It didn’t take long after the firework smoke cleared in Gaza for some Palestinians to start questioning whether a unity deal between their two most powerful factions would hold.
Thousands took to the streets overnight celebrating the pact between Fatah and Hamas sealed in Cairo. Loudspeakers blasted national songs as youngsters waving Palestinian and Egyptian flags danced and hugged one another.
“I am happy, no I am the happiest,” Ali Metwaly, a 30-year-old computer engineer, said the morning after. “But I am still afraid it will end in disappointment. My leaders have taught me they can easily disappoint us. I hope they don‘t, this time.”
Under the reconciliation pact, Hamas is handing over administrative control of Gaza, including the Rafah border crossing – once the main gateway to the world for the two million Palestinians in the territory – to a government backed by the mainstream Fatah party.
A decade ago, Hamas forces seized the Gaza Strip from Fatah forces in a brief civil war. Past Egyptian mediation attempts to reconcile the two rivals failed to achieve lasting results. The latest clinched its elusive agreement after an economic squeeze on Hamas.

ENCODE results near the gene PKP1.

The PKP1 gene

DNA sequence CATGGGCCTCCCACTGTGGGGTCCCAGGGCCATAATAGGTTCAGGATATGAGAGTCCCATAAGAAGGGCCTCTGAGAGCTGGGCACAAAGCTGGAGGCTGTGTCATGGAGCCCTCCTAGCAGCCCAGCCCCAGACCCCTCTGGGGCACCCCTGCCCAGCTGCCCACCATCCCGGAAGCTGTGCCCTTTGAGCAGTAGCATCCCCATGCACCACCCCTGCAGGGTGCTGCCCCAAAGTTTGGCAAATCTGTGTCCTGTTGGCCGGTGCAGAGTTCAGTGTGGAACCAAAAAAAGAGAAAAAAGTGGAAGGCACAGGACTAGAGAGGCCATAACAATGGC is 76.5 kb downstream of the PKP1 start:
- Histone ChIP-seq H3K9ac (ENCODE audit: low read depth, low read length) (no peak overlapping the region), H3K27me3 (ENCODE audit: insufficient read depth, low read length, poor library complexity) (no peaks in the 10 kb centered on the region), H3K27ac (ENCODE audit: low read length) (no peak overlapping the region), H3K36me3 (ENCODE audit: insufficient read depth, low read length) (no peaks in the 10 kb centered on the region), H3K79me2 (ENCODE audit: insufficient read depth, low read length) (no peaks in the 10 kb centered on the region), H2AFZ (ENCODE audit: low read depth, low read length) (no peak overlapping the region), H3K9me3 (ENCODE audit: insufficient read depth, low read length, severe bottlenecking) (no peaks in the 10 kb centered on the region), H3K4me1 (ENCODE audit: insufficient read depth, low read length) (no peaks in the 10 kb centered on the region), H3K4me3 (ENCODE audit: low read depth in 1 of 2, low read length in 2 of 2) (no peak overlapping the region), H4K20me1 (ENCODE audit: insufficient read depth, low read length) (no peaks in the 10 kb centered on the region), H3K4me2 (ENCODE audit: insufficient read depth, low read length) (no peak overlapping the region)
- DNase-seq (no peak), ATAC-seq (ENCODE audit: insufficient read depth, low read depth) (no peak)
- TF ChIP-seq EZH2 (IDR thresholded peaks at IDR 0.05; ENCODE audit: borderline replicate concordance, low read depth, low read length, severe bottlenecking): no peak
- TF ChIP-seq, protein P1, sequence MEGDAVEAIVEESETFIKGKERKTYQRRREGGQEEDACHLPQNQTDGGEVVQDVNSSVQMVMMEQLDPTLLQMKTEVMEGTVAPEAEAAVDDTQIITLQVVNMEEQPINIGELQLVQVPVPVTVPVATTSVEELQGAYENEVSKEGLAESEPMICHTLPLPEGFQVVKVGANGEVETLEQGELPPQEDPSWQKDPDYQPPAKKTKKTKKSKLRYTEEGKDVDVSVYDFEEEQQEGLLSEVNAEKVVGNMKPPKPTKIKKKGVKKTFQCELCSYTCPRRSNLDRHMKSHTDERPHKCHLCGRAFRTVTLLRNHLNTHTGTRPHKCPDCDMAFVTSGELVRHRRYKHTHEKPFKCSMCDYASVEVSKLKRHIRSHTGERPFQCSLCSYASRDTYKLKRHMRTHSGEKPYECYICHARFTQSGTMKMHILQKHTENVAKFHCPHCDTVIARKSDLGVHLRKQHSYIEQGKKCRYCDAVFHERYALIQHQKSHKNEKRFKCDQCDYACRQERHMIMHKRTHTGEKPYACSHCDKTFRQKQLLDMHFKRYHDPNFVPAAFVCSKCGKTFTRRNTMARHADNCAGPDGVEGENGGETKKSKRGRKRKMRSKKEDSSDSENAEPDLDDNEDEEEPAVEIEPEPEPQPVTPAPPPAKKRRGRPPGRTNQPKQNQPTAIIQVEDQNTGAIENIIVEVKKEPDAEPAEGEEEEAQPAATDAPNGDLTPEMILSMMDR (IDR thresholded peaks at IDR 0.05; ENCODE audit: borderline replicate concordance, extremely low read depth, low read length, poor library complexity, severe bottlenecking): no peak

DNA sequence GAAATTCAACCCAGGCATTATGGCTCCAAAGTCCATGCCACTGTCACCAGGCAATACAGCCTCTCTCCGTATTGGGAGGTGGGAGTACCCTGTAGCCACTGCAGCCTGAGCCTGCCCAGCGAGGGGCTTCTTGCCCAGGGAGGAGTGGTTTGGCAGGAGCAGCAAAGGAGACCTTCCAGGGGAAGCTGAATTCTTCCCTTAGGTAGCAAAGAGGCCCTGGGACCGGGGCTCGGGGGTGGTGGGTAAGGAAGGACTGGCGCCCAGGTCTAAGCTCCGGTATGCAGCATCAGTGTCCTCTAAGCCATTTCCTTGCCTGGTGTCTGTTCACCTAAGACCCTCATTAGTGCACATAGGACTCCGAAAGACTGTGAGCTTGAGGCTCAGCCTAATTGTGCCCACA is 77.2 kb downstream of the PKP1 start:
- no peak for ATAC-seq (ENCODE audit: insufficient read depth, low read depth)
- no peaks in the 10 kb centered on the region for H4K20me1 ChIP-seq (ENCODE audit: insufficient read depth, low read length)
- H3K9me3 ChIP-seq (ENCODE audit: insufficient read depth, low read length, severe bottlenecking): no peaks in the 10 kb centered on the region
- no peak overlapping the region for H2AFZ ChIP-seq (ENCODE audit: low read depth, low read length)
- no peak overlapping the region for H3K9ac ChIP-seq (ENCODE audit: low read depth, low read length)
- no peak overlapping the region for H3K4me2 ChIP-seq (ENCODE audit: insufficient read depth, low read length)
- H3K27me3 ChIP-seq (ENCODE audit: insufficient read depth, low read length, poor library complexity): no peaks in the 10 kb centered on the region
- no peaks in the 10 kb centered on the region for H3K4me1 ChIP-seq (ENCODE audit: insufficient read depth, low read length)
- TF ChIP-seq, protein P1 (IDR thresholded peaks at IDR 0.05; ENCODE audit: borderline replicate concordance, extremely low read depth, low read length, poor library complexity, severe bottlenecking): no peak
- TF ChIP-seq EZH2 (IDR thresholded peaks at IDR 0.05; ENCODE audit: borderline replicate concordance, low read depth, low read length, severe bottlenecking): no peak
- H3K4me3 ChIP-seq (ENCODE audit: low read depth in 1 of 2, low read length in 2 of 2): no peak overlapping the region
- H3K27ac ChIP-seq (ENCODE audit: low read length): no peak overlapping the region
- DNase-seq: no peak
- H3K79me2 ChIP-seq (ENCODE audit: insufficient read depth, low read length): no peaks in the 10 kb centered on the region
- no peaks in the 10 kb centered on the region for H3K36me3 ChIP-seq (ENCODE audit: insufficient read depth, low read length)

Analysts said the deal is more likely to stick than earlier ones, given Hamas’s growing isolation and realization of how hard Gaza – its economy hobbled by border blockades and infrastructure shattered by wars with Israel – was to govern and rebuild.
For Huwaida al-Hadidi, a 34-year-old mother-of-seven, economic relief cannot come soon enough.
Like about 250,000 other people in the territory, her husband is unemployed. Unable to pay their rent, the family has been living in a tent since their landlord evicted them three days ago.
Control of the Gaza border crossings with Israel and Egypt by the Fatah-dominated Palestinian Authority, which exercises limited self-rule in the occupied West Bank, could allow freer movement of people and goods across the frontier.
Hamas and Fatah are also debating a potential date for presidential and legislative elections and reforms of the Palestine Liberation Organization, which is in charge of long-stalled peace efforts with Israel.
The last Palestinian legislative election was in 2006, when Hamas scored a surprise victory. That triggered the political rupture between Hamas and Fatah, which eventually led to their short civil war in Gaza.
Palestinian political commentator Mustafa Ibraham said with major issues, such as an election date and agreement on a common political agenda, still outstanding, Palestinians should be cautious.
“Important details were postponed and open for interpretation and disagreement,” he said in a Facebook post.
Hamas, which has fought three wars with Israel since 2008 and is considered a terrorist group by the West, has said it will not abandon the “arms of resistance”. Israel has said Hamas must disarm, or the reconciliation will be meaningless.